Pain Management

March 29, 2021

Types of Injections for Joint & Spine Pain Relief


Over 30 million adults in the United States suffer from daily joint pain. Chronic or moderate-to-severe back and joint pain are two of the most common pain issues patients face.

While some pain can be alleviated by taking over-the-counter pain medications and anti-inflammatories, these solutions don’t work for everyone. Other options include applying heat or ice to the area, physical therapy, and prescription pain medications. If none of these give you consistent relief, the next step is usually an injection in the affected area.

Advantages of injections for back and joint pain relief include:

  • Long-lasting pain relief (several months, in most cases)
  • No danger of addiction from long-term prescription medication use
  • Convenient, minimally invasive procedures
  • Reduction of inflammation for improved movement
  • Can be combined with other therapies

For many people, one or more injections for joint pain or back pain can control their discomfort for anywhere from two to nine months, giving them freedom from daily medications. Combined with physical therapy or exercise, pain relief injections can also get patients back on the road to a more active lifestyle.

Corticosteroid Injections
The most common type of injection for joint pain relief is a steroid injection. Corticosteroids reduce inflammation and relieve pain within a few hours of the injection. They are often recommended for patients who have tried taking over-the-counter steroids without adequate results.

Many steroid injections contain a combination of corticosteroids to reduce inflammation and anesthetic for shorter-term pain relief. Because corticosteroids are injected directly into the joint or area of the back where the inflammation is located, the pain relief is more targeted.
Steroid injections are most commonly done in the knee, hip, and shoulder joints, although they can also be administered to areas such as the ankles and wrists. The effect usually lasts between two and three months, although it can last up to six months. For those with arthritis, the anti-inflammatory quality can improve the range of movement dramatically.

Steroid injections usually take about 20 minutes and can be administered by a physician in a medical office, hospital, or pain clinic. The anesthetic in the injection will provide almost immediate pain relief. However, over the next 24 to 36 hours, you can experience tenderness, swelling, and pain. The full effects will be felt in a few days as the steroids begin to work, reducing swelling and alleviating pain.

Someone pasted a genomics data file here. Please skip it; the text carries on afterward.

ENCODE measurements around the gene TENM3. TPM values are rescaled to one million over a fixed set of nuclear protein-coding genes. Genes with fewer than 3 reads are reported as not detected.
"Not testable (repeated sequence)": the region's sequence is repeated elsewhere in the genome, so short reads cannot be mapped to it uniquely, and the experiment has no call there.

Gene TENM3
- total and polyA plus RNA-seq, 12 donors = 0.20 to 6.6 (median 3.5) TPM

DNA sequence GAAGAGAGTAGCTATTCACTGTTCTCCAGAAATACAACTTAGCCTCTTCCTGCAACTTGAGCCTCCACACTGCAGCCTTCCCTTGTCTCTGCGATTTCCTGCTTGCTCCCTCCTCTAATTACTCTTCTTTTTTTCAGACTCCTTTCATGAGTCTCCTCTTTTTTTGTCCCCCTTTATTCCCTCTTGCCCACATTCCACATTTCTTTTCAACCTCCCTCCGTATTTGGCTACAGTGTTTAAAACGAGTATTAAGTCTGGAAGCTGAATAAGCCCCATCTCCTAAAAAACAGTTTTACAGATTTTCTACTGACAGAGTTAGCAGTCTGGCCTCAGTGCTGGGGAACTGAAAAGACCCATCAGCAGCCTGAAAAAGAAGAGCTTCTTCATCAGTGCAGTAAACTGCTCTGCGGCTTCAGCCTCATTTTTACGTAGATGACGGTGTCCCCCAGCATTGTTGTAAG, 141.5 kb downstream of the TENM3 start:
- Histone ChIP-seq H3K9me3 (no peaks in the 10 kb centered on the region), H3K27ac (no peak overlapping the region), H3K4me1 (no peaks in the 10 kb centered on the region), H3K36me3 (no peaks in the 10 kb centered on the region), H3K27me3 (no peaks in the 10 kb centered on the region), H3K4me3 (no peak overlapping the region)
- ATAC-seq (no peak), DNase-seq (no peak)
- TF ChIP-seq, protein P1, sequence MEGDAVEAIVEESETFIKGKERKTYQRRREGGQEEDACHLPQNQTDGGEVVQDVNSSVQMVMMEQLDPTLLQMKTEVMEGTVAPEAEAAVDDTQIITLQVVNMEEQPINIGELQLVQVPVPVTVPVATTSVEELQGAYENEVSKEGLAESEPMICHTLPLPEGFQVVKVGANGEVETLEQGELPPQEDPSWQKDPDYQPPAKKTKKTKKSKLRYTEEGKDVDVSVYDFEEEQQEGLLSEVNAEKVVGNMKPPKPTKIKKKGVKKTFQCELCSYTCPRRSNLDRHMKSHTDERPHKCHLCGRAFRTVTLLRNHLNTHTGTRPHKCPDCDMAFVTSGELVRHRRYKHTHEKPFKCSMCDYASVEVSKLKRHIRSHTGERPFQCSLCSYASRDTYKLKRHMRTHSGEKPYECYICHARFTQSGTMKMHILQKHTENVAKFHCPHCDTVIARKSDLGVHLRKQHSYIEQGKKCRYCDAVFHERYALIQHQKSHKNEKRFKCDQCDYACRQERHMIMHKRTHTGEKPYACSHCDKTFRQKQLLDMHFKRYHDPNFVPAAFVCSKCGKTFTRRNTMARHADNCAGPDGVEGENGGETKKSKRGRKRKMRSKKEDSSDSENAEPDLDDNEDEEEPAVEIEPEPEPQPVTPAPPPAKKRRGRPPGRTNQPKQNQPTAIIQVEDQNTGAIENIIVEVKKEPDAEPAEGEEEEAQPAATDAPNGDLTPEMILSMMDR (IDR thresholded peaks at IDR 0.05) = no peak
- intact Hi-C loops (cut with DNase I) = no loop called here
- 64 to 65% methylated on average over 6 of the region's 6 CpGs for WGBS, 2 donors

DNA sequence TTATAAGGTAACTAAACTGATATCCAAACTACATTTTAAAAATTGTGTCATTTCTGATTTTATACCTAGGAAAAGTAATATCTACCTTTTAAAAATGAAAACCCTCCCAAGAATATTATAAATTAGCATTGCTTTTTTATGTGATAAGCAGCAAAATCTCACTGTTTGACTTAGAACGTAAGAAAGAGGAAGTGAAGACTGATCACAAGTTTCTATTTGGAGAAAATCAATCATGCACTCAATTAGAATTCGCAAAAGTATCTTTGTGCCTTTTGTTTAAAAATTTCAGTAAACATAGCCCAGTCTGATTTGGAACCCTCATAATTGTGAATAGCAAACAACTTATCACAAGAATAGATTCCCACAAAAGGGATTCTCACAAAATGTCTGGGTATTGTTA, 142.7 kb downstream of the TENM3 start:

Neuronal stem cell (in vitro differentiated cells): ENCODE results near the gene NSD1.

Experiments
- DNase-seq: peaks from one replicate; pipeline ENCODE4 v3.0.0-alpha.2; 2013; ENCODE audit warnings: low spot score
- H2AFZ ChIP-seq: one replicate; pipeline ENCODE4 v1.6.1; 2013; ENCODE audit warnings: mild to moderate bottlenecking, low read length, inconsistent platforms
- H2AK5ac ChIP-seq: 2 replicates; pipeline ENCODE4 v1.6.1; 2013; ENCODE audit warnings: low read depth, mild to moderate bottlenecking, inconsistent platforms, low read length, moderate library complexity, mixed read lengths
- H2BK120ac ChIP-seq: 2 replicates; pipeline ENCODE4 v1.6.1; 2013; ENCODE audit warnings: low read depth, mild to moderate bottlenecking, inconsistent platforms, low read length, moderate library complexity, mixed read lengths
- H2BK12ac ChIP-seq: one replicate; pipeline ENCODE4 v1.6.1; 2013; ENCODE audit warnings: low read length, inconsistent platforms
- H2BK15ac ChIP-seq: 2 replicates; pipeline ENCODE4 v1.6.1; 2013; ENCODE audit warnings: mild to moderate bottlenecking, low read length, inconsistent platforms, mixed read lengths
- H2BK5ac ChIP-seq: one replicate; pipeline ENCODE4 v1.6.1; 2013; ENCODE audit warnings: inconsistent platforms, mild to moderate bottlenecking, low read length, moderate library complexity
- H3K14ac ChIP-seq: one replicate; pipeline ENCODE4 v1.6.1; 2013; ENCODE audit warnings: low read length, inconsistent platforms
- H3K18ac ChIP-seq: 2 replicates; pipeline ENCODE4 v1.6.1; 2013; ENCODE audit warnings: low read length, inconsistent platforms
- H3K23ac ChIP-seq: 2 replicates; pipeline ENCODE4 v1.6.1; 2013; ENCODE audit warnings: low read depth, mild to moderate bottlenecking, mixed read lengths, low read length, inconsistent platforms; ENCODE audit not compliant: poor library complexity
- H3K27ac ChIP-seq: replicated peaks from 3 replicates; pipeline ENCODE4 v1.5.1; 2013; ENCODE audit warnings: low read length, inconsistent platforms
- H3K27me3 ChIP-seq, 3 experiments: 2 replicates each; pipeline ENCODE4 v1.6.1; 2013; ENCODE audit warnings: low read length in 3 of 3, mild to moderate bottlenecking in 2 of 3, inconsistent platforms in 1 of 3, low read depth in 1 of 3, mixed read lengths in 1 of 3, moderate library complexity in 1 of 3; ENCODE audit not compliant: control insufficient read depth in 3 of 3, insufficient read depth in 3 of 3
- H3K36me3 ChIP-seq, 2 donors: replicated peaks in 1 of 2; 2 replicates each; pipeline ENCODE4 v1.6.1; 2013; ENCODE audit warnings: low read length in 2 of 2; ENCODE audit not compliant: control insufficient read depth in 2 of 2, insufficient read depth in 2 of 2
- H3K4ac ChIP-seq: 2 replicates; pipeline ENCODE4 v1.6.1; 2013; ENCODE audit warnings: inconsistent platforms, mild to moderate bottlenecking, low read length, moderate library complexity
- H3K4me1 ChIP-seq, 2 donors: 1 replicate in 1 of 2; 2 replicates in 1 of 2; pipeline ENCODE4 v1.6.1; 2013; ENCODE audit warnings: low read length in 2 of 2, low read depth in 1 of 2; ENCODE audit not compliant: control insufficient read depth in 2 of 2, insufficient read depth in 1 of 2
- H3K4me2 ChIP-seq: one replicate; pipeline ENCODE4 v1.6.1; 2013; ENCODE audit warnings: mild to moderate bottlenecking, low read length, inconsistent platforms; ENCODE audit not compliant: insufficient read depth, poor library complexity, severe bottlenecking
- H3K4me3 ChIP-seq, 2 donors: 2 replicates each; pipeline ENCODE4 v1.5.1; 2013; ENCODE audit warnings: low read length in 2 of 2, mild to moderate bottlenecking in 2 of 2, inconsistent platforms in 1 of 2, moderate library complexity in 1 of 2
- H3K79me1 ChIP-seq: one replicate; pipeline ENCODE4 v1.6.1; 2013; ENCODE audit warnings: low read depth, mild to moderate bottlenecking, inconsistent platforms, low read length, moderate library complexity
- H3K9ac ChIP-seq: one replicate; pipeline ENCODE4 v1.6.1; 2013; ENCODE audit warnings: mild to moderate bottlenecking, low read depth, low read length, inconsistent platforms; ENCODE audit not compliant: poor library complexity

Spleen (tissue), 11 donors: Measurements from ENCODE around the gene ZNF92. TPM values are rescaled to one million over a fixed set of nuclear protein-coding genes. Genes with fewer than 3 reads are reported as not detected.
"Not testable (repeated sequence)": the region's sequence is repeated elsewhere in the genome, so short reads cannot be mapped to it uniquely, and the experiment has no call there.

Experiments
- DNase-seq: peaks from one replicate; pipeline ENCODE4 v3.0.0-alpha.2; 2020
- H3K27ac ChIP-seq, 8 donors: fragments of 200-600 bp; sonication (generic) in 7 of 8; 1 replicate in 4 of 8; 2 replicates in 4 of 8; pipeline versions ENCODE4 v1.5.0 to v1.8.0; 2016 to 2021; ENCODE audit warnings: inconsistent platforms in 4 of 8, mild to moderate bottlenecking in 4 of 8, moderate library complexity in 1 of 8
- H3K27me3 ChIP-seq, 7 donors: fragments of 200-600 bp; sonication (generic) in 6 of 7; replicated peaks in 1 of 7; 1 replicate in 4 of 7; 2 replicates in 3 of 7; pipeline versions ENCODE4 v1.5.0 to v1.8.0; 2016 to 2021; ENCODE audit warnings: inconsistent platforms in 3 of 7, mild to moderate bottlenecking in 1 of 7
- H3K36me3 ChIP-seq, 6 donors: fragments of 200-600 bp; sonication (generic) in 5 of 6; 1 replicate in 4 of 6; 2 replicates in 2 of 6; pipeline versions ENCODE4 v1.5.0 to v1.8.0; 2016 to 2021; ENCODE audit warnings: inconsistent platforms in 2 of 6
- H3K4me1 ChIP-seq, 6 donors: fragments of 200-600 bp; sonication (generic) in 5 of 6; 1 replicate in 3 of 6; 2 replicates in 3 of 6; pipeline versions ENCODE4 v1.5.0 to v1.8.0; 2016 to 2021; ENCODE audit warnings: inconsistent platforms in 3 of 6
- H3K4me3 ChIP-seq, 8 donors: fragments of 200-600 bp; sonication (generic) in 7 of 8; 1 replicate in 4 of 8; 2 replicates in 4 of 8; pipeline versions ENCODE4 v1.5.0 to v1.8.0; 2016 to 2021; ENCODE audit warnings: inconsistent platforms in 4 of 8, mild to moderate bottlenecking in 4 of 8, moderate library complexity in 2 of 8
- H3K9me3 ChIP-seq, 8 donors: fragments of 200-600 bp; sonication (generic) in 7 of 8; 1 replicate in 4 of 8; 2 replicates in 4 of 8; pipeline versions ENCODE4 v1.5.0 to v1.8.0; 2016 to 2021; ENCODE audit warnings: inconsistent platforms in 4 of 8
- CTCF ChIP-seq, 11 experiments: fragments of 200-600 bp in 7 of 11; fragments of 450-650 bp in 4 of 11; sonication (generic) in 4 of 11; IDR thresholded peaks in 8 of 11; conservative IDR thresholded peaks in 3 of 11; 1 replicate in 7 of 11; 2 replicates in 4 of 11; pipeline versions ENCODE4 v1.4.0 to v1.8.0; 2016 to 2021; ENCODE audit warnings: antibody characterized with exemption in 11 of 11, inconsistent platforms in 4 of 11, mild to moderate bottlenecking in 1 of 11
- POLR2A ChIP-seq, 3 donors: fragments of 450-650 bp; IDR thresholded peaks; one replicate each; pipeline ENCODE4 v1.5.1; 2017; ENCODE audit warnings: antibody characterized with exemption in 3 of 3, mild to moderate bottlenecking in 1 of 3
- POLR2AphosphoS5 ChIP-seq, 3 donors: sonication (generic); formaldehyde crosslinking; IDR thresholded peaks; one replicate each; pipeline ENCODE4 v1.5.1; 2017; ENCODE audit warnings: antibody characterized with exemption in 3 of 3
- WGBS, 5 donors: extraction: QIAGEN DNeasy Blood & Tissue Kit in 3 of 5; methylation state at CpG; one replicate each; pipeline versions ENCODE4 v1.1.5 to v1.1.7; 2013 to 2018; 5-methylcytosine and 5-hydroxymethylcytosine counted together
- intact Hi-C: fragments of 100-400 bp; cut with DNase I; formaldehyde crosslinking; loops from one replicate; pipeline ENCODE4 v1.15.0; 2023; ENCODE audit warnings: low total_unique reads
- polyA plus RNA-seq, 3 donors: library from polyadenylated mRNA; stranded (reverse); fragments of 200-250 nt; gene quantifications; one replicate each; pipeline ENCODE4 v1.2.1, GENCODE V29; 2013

Nerve Blocks for Spine Pain
Sometimes called spinal blocks, nerve blocks are steroid injections used to treat a specific spinal nerve’s inflammation. They are sometimes used for diagnosing the origins of the spine pain. The patient is given an anesthetic, or a combination of anesthetics and steroids, near where the swollen nerve exits the spine between the vertebrae to deaden pain and reduce inflammation.

When nerve blocks are administered, they inhibit specific enzymes associated with irritation and pain, block pain transmissions to the brain, and reduce blood flow to nerve fibers. All of these factors contribute to improved mobility and dramatically reduced pain.

Nerve blocks can last anywhere from a few weeks to a year. The length of effectiveness depends on several factors, including the location of the affected nerve. It is important to note that, while highly effective for some patients, nerve blocks don’t provide relief for everyone.

Spinal nerve blocks are administered in a clinic or hospital setting. The needle’s insertion is guided by ultrasound, fluoroscopy, or contrast dyes to ensure the right location is treated and to avoid damage to the spinal cord.

Epidural Injections for Back Pain
If spine or back pain is widespread (rather than limited to a single or a few nerves), an epidural injection may be performed. An epidural injection is similar to a nerve block, but it doesn’t target a specific nerve root: instead of being injected into the inflamed area, an epidural is injected into the epidural space in the spinal column for more generalized relief over a larger area. In cases of spinal stenosis, for example, an epidural injection can be more effective than a nerve block. Usually, three injections are given over several weeks, with results lasting from three months to a year.

Are Pain Injections Right for You?
If you have chronic joint or spine pain that has negatively impacted your life, talk to the physicians at Arkansas Surgical Hospital. They can advise you on your treatment options, including the types of injections that may be right for you and whether surgery is recommended for lasting pain relief.

Schedule a consultation at (877) 918-7020 or click here to make Arkansas Surgical Hospital your hospital.

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